Hi, good morning. Wanted to just ask your thoughts on your title loss ratio, obviously. Fannie Mae increased their outlook earlier today. You were a little higher than them. I think, going into the quarter, conceptually makes sense when new set of eyes come on these files in tough times. Just any general thoughts directionally? Is it something you would expect to sort of move with in time as well? Or is the underwriting environment today so different and just in terms of forbearance plan, really is more of a wait-and-see, kind of, approach?

Anthony J. Park -- Executive Vice President, Chief Financial Officer

Yeah. Jack, this is Tony. I would say to your latter point I think probably it's a wait-and-see approach for us. We feel pretty good. We certainly feel good about our reserve position and kind of the cushion that we are sitting on today, which isn't substantial, but there's a little something there. We're also seeing -- continue to see trends really over the last seven or eight years that show us at loss ratios in the 3.5% to maybe 4%. So, the fact that we're providing at 4.5% is still a little bit conservative relative to even what we've seen for the last several years.

Potentially, yeah, we see loss ratios kick up a little bit, especially if there is foreclosures. We've seen that in a past cycle and it drove loss ratios higher, although we certainly have changed some underwriting practices. I think our fraud awareness is a lot stronger certainly on the commercial side with mechanics lien exposure, I think we are underwriting as much stronger. So, I'm not expecting higher losses. But at the same time, we're going to watch it closely and if we see anything show up, we'll make those adjustments then.

Jack Micenko -- Susquehanna International Group, LLP -- Analyst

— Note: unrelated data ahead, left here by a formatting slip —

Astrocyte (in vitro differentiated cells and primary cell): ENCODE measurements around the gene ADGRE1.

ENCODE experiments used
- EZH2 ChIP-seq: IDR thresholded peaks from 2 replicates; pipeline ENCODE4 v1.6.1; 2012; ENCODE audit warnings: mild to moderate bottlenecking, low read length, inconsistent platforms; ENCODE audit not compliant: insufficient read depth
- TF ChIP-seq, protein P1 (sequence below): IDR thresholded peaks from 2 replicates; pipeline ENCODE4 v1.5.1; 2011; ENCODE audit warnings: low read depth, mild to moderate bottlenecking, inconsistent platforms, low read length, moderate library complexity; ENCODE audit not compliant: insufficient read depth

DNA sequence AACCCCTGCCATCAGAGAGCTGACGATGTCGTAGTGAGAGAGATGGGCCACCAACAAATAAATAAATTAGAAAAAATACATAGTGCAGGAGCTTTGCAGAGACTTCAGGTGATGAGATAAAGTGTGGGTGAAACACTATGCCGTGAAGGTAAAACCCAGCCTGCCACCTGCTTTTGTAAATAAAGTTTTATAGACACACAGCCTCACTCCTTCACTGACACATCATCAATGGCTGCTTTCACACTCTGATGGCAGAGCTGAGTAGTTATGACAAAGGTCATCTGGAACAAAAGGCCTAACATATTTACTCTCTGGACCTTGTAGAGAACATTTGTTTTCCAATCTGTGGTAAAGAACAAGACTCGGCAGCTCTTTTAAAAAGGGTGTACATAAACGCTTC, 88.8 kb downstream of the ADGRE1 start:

Okay. And then on the plus-13% on the commercial open comp in the first quarter. Is anything there that either pushed business from 4Q to 1Q or maybe pulled business forward into the quarter? Or is that just up-13% continued blocking and tackling and winning business on a day-to-day?

Michael J. Nolan -- President

Hi Jack, it's Mike. I didn't hear the very first part of your question.

William P. Foley II -- Non-Executive Chairman

Plus-13%...

Michael J. Nolan -- President

On the orders..?

Jack Micenko -- Susquehanna International Group, LLP -- Analyst

Yeah. On the commercial, wondering if there was any push-forward delay or pull..

Michael J. Nolan -- President

Nothing, I am particularly aware of. I think it was a continuation of the trends we really saw in the back half of 2019. We were up 20% in the fourth quarter and I just think there's a lot of momentum in the commercial market. And then, of course, we've got kind of stopped a bit by the shelter-in-place and the concerns around the virus.

Jack Micenko -- Susquehanna International Group, LLP -- Analyst

Okay, all right, thank you.

Operator

Our next question comes from John Campbell of Stephens, Inc. Please go ahead.

John Campbell -- Stephens, Inc. -- Analyst

Hey, guys. Just two quick questions here. I mean, obviously, one of your competitors made a pretty bold call on refi this year. I just wanted to kind of get your view on the broader outlook. I think they were calling for about a 50% or so increase versus last year. I don't know if it's best for Mike or Randy. But what do you guys sneak in as far as purchase versus refi this year.

Raymond R. Quirk -- Chief Executive Officer

This is Randy. Let me address the purchase side. We came into the first -- through the first quarter, the purchase was strong. It was building as we got into the middle part of March, when the stay-in-order -- stay-at-home orders came in. And that's when we saw a significant fall off in purchase. We went from March at about 3,500 purchase orders per day done in April at about 2,500 -- 2,600 purchase orders opened per day. So, there was a pretty considerable drop-off as we moved through the month of March, 45% percent from start to finishing the month. The good news is that we have seen it settle down, and it looks like -- and of course, it's a moving target. But over the last three weeks, it looks like we've bottomed out and in fact, the purchase volume has ticked up slightly over the last three weeks, and even into the first three days of this week. So, long term, if some of these orders get lifted, particularly in some of the major states, it's starting to feel like people are thinking about real estate again versus really what felt like a dramatic shift in the month of March.